The Flood Collection
The Charles M. Russell and Joe De Yong Research Materials from Richard J. Flood II (hereafter the Flood Collection) consists of more than three hundred notes, drawings, and photographs, many of which were preliminary sketches by Charles Russell for finished works of painting and sculpture. The papers Russell used for many of the sketches and notes ranged in quality, size, intended use, and condition. Many of the pages were torn along one edge, suggesting they came from paper tablets; some pieces were cut-down pieces of magazines, envelopes, or other stray scraps of paper.
Flood purchased the collection from Joe De Yong, who had gathered the material over the ten years he worked alongside Russell as his only protégé. A portion of the collection went to the C.M. Russell Museum in 1975 and included the notes and sketches passed between De Yong and Russell.[V]Part of the Flood Collection went to the C.M. Russell Museum in 1975; another portion went to the National Cowboy and Western Heritage Museum in 1980. Of significance, De Yong came into Russell’s life and studio during the last decade of the artists’ life, as he gained greater and greater recognition and popularity, making for an intriguing view of one of the most celebrated artists of the American West. De Yong spent a significant portion of his time living with the Russell family and working with Russell in his studio. Due to De Yong’s hearing difficulties, he and Russell often relied on handwritten notes and sketches to discuss the subject matter and methodology of Russell’s art, as well as various other topics of the day. These informal papers offer a rare insight into the artist’s methods, thought processes, and style of teaching, including practical words of wisdom on pitfalls to avoid.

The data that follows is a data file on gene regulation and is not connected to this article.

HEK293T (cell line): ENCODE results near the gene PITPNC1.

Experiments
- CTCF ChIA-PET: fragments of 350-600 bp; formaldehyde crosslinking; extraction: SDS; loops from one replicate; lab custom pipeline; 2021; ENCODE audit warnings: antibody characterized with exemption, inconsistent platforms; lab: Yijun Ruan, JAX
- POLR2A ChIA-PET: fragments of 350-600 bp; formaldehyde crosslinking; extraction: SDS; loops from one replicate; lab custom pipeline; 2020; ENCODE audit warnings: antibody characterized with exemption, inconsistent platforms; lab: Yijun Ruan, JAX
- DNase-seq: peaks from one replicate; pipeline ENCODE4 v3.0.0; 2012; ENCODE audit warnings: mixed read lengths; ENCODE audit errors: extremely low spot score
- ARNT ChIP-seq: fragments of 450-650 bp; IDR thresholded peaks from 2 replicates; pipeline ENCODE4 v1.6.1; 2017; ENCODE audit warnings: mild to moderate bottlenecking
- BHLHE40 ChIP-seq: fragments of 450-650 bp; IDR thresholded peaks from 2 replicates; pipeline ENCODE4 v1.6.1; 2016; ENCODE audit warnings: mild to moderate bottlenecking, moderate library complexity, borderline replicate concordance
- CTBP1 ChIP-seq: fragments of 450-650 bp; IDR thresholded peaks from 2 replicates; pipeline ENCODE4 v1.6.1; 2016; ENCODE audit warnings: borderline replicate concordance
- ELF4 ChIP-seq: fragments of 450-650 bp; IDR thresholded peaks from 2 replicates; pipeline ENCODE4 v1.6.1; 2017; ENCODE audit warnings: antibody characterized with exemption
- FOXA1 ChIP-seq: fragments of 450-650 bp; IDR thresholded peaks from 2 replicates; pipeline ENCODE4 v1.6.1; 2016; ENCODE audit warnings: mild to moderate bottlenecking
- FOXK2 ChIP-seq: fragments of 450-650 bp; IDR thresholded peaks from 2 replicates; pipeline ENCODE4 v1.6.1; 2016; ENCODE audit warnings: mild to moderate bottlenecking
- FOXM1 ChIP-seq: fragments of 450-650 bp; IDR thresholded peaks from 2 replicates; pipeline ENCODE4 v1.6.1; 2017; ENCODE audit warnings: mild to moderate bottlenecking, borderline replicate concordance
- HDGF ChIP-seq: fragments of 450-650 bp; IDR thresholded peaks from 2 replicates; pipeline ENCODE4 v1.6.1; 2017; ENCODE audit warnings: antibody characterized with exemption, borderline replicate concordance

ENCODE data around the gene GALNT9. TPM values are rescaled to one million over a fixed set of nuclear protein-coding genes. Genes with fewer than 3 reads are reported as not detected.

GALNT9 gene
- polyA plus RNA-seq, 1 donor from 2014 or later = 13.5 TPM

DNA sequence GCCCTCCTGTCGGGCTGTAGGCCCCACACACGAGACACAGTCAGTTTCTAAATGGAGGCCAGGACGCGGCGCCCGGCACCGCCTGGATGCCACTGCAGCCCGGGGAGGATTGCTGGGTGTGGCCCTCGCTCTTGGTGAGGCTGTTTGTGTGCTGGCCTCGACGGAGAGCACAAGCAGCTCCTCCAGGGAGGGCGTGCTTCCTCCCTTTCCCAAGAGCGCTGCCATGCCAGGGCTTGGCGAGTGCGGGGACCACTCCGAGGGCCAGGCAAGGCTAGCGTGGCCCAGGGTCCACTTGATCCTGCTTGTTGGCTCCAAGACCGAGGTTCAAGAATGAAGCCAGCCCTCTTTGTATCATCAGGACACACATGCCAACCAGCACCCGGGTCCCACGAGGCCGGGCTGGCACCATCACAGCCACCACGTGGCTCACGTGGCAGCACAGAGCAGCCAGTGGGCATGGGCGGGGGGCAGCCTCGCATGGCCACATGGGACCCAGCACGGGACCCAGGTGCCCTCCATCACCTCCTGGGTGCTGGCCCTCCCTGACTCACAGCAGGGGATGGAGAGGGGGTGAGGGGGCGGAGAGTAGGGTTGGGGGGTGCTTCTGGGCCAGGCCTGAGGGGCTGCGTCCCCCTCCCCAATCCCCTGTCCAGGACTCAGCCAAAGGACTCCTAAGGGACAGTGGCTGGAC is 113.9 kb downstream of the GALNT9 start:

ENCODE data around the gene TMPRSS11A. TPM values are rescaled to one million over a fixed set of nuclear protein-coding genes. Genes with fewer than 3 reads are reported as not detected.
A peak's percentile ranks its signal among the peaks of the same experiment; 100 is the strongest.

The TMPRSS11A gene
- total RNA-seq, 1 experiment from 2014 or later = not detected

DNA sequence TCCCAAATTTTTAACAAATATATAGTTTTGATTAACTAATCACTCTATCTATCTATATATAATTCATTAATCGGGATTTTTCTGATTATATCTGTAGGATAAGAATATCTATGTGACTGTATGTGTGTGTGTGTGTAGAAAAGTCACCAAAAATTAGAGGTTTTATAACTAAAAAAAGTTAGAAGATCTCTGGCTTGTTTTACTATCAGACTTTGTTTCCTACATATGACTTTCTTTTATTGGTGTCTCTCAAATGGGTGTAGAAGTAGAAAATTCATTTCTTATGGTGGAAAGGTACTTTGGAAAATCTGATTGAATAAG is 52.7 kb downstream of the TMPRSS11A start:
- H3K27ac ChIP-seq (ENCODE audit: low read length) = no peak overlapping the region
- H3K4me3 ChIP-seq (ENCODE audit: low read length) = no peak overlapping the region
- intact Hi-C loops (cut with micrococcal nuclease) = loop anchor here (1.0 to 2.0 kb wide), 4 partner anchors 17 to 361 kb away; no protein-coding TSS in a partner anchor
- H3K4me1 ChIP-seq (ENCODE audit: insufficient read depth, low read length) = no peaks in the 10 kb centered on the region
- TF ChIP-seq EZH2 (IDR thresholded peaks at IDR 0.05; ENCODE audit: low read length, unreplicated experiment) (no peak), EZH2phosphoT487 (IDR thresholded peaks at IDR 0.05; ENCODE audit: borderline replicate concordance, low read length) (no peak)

In his studio or in his daily life, Russell would often have a sketchbook or piece of paper close at hand to jot down his ideas with a quick sketch. His ideas seemed to pour from an endless well, resulting in countless sketches in varying states of finish. De Yong writes that Russell’s “ability to concentrate was such that he sometimes would unthinkingly draw one picture directly over another. He also sketched on his open palm with either the tip of his right forefinger or the end of a burned match[,] being able . . . to see the results clearly as if all such had been done in pencil.”[VI]De Yong describes Russell’s power of concentration while drawing, Joe De Yong research notes, 975-12-1012, Flood Collection. Russell habitually worked in his studio each morning, producing numerous works of painting, sculpture, illustrations, and sketches. De Yong observed how Russell would often start the day: “Having rolled a cigarette he . . . would . . . pick up a pencil and whatever scrap of paper might be within reach.”[VII]De Yong describing how Russell would often start his day with sketching, Joe De Yong research notes, 975-12-429, Flood Collection.